After an initial period of real agronomic commitment in the area, the villa became a trend, spreading to the point that noble families spent gigantic wealth to build villas to be used only in summer, from the eve of the feast of Sant’Antonio di Padova, on June 13, until the end of July or at the latest until the harvest period.
The building of the villa lost its rustic connotations, increasing in size, equaling the internal splendour of urban palaces; it was also embellished by vast lush gardens of exotic plants and hedges pruned to design, where complex water features were created, tending in everything to rival international models such as the palace of Versailles of the Kings of France to which some wealthy landowners intended to be equal, sometimes consuming their entire family fortune in the process.
The typical structure of the Venetian villa is especially distinguished by the context where the architectures are placed: as a rule and according to its function, the villa was inserted in a large agricultural property.
At the centre of the architectural complex is the central body (or manor house), which was the residence of the owners, more elaborate and decorated as a representative place, as well as a summer holiday; most of the villas had no winter heating or kitchen systems. The model envisaged that in the vicinity or connected to the villa there were some outbuildings called barchesse, where work was organised: sculleries, peasant houses, stables and other rustic outbuildings.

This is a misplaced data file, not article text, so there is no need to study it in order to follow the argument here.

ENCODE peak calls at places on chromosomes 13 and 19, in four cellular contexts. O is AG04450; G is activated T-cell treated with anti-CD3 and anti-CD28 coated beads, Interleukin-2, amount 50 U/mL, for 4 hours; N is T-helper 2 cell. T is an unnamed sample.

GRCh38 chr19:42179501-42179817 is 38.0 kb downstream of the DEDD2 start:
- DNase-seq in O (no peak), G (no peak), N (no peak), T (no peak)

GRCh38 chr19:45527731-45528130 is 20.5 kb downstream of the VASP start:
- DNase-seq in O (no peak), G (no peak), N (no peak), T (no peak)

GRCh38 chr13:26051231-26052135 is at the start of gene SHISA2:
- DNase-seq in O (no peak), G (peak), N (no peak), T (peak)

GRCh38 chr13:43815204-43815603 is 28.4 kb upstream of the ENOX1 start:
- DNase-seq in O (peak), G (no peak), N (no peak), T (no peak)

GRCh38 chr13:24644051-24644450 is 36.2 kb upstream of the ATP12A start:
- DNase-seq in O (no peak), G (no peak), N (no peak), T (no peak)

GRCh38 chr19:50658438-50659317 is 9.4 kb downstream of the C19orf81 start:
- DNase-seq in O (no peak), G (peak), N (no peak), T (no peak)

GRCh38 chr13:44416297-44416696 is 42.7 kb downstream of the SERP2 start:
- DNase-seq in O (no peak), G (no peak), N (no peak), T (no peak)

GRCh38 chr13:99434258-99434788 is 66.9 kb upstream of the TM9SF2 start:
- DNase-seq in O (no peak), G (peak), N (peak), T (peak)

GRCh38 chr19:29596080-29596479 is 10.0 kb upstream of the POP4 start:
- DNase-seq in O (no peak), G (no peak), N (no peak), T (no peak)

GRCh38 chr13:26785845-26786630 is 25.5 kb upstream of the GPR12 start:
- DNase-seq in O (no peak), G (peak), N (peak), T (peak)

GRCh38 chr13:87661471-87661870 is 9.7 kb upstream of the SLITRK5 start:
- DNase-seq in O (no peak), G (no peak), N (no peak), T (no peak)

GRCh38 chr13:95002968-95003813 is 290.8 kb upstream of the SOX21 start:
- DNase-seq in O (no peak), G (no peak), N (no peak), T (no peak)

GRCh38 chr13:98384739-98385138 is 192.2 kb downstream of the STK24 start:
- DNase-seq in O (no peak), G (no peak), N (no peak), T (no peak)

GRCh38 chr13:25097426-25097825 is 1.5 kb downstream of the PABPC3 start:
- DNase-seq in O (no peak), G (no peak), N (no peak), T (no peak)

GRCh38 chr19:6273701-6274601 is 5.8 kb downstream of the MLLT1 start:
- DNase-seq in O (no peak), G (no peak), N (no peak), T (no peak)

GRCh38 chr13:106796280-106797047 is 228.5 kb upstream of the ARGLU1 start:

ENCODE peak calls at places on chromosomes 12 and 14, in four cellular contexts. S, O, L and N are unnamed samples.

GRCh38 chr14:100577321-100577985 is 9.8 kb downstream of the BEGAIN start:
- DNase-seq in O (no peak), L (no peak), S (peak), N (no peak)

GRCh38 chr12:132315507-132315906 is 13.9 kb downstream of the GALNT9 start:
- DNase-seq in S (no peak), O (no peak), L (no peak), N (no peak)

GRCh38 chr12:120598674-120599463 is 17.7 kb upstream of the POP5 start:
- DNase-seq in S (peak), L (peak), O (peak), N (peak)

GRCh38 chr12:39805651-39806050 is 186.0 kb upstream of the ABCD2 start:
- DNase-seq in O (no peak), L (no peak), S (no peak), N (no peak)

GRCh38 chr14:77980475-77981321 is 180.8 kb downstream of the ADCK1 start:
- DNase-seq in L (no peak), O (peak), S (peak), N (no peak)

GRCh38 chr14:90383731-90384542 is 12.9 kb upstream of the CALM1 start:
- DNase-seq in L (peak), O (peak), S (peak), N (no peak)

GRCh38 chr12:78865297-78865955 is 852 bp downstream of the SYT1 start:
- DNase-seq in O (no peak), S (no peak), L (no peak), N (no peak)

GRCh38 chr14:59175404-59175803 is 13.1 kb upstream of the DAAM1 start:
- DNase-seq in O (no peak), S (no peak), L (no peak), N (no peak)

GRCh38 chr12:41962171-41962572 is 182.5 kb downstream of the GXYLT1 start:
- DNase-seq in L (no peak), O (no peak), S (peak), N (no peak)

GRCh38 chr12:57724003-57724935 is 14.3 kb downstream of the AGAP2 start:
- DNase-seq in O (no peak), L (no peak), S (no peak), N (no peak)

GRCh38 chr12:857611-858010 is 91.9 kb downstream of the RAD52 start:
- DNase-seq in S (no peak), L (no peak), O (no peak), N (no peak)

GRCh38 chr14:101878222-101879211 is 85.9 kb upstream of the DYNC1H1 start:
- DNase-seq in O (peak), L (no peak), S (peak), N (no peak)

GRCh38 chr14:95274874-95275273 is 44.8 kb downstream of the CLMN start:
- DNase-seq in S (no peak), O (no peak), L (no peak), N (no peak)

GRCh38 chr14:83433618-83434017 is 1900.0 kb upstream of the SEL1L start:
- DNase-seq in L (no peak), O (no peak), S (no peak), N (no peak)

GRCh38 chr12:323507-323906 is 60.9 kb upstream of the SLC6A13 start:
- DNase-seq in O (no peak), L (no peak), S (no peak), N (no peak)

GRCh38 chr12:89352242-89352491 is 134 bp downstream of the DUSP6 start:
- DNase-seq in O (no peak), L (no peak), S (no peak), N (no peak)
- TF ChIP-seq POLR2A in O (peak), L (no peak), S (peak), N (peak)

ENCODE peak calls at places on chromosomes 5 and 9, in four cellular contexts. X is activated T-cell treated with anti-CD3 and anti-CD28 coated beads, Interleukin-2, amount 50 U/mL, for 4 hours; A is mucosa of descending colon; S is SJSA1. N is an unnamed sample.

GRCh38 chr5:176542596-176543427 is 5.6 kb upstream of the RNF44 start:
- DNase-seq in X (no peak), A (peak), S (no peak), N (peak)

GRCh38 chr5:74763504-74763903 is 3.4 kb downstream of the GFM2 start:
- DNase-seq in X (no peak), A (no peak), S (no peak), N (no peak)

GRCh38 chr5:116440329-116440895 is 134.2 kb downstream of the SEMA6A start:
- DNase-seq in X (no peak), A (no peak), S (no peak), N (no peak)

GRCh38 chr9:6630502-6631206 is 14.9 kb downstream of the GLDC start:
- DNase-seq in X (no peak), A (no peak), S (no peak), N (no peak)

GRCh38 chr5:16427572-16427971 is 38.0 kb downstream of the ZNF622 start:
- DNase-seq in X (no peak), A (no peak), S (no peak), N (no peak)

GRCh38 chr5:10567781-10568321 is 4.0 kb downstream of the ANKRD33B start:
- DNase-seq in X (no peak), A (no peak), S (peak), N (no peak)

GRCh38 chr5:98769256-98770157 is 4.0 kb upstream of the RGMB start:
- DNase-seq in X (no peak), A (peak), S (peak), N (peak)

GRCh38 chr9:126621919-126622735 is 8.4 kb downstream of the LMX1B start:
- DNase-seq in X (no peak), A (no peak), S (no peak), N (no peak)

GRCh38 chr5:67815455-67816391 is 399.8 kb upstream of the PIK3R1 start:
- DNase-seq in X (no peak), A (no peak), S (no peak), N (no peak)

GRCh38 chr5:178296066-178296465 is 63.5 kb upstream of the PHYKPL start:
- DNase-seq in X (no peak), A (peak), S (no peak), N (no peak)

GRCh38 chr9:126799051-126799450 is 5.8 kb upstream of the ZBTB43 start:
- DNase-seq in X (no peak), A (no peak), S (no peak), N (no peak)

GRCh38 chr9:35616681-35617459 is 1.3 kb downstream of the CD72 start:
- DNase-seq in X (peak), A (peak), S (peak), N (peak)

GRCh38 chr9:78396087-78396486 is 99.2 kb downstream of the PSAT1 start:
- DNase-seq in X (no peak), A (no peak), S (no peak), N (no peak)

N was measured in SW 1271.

In particular, the central body’s façade of the Rigoni Savioli villa has four semi-columns of Ionic order, which support a large pediment; the staircase, flanked by two Vicentine stone statues of Costozza, like those present on the three gates, leads into the central hall of the noble floor. On the ground floor, there is a splendid cellar with bas-relief faces with relative adjacencies.
The villa is surrounded by a garden and three orchards; equipped with barns and a dovecote tower. In the rear orchard, there is a thermal water well that was damaged during the last war. Another architectural jewel is the still consecrated church.
The grandiose party hall that once occupied both floors in the central part was divided in half after the French Revolution, leaving the upper part intact, while the lower part was divided into five sections.
Now you are in the main entrance hall one of the five rooms extrapolated after dividing the ballroom. This room is the main access to the main floor of the villa, if you look at the first two doors, near the entrance door, you will notice a series of rooms that allow you to admire from side to side all the beauty of the frescoed rooms. Behind your back, you have the entrance staircase in Costozza stone and in front of you, the access staircase to the enthralling ballroom. On the walls, you will find some works by Tono Zancanaro.